Fig. 2
figure 2

The concept map with 72 conceptually different statements represented by small black numbers, nine clusters indicated by larger white numbers and four action domains named with capital letters. Statements in a red circle are seeming anomalies that were moved to another cluster


Socio-demographic data

Thirty-three individuals with T2D from three peri-urban municipalities of the city of Cochabamba participated in this study. Participants were primarily women (76%), over 50 years old (84%) and had not completed secondary education (67%). Most of the participants worked in the informal sector (42%), were retired (18%) or were dedicated to domestic work (34%). Many participants (61%) used natural remedies such as herbs and plants beside their prescribed medications. Only one of the 14 people who generated statements and two of the 19 people who rated the statements had a non-indigenous background, which was derived from their ability to speak an indigenous language. These and other socio-demographic data are shown in Table 1.

Table 1 Socio-demographic data participants

Identified domains and clustered structuring needs of people with T2D

In total, participants generated 156 original statements that were summarized in 72 conceptually different needs. These needs were rated by the participants and sorted afterwards, resulting in a concept map with 10 different clusters as shown in Fig. 2. Revising the clusters, some statements were moved to more appropriate clusters, improving their coherence, resulting in the complete redistribution of the 10th cluster. The remaining nine clusters were grouped in four overarching domains. The four domains with their underlying clusters and corresponding importance- and presence-scores are shown in Table 2. Rating scores are shown with an accuracy of two decimals, while in the written results, ratings were rounded to the closest whole number, like described earlier in both Likert scales. A 3.33 on importance for example, was rounded to 3, seen as ‘important’, while a 3.66 was considered 4 or ‘very important’. In the results, the different clusters are indicated by a number between brackets, which is also the cluster number on the concept map.

Table 2 Domains and clusters to achieve people-centred care for type 2 diabetes in Cochabamba, Bolivia

Four domains containing nine clusters that group 72 needs for people centred diabetes care. For each cluster two needs are presented.

The number between brackets refers to the number of statements in each domain or cluster. The Bold numbers are the means of all the statements in each cluster.


The needs related to self-management were grouped in two clusters: ‘Self-management Practices’ and ‘Knowledge of Diabetes Management & Health literacy’.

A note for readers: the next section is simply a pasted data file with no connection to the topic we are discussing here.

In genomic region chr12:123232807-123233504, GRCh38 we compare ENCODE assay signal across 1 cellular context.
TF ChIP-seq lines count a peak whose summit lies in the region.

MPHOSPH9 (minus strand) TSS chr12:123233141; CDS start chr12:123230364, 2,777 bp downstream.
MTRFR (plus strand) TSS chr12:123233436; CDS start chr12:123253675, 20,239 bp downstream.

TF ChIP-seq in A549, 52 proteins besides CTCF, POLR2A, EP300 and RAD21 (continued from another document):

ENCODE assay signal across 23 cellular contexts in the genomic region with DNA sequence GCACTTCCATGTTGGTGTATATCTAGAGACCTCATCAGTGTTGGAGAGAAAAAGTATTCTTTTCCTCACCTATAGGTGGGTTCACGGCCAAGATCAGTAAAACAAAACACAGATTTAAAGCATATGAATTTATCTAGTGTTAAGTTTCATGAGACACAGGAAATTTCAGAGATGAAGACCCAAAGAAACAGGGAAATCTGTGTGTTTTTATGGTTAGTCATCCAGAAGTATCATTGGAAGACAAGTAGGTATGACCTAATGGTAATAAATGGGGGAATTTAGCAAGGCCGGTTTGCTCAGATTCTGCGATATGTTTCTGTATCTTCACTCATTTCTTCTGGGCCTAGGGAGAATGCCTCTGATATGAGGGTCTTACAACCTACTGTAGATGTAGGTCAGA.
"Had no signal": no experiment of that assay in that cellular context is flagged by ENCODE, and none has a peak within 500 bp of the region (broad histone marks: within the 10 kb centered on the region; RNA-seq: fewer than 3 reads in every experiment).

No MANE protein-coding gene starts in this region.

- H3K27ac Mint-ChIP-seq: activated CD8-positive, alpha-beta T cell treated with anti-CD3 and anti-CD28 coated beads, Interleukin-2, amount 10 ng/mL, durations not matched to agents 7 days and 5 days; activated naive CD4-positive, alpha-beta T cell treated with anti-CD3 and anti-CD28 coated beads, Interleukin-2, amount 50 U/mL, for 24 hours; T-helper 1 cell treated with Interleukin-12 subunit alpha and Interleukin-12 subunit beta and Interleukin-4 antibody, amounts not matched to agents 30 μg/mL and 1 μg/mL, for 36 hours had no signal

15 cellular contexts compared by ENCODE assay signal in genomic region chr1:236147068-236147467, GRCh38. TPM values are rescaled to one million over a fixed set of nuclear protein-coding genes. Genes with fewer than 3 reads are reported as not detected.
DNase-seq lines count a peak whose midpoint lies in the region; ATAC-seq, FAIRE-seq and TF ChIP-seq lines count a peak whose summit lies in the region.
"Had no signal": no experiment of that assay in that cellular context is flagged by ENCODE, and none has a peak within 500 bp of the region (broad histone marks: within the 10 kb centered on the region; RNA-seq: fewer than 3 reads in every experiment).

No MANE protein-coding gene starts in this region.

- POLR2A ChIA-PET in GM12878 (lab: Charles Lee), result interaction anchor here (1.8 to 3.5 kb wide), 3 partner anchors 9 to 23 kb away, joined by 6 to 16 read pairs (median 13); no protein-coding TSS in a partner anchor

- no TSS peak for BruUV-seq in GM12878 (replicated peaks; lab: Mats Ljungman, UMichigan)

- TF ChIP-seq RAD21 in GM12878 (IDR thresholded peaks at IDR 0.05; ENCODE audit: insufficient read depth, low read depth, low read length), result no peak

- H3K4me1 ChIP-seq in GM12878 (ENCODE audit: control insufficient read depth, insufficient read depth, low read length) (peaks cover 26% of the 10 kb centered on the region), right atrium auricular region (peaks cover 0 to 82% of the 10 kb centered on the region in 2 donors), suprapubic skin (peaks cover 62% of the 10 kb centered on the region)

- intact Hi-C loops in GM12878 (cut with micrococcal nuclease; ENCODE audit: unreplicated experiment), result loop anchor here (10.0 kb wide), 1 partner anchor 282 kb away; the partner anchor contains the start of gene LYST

The self-management practices (1) used in the community were perceived as essential (Importance-average = 4.55) to live with T2D on cluster-level. The statements with the highest importance and presence scores were ‘having faith in God or religion in general’ (Importance = 5.00; presence = 4.85) and ‘taking indigenous plants, herbs and other natural remedies’ (Importance = 4.58; presence = 4.03).

The second cluster on Knowledge of Diabetes Management & Health literacy (2), was considered as essential (Importance-average = 4.74) but only sometimes present (Presence-average = 3.23). Knowledge of glucose-levels (Presence = 3.19) and different types of medication and their side-effects (Presence = 2.96) was particularly low. Remarkable was the generalized lack of knowledge on how to access the healthcare system and obtain free services and medication (Presence = 1.91).

Healthcare providers

The clusters related to the Healthcare providers were ‘Social and Professional Competences’ and ‘Patient Education’.

Social and professional competences (3) of healthcare providers were rated on cluster-level as essential (Importance-average = 4.74), yet only sometimes present (Presence-average = 2.84), like the need to trust the health provider (Importance = 4.40; Presence = 3.36). Healthcare providers failed in reducing fear and distress (Presence = 2.27) and were barely considered to be aware of family-problems (Presence = 1.63). Furthermore, health providers’ capacity to communicate in the local indigenous language was highly appreciated, yet often absent (Presence = 2.67). Great importance was attached to monthly check-ups, yet, these only occasionally took place (Presence = 3.15). Furthermore, participants expressed an urgent need for uniformity of diagnoses and treatment plans by different physicians for the same health problem (Importance = 5; Presence = 2.11).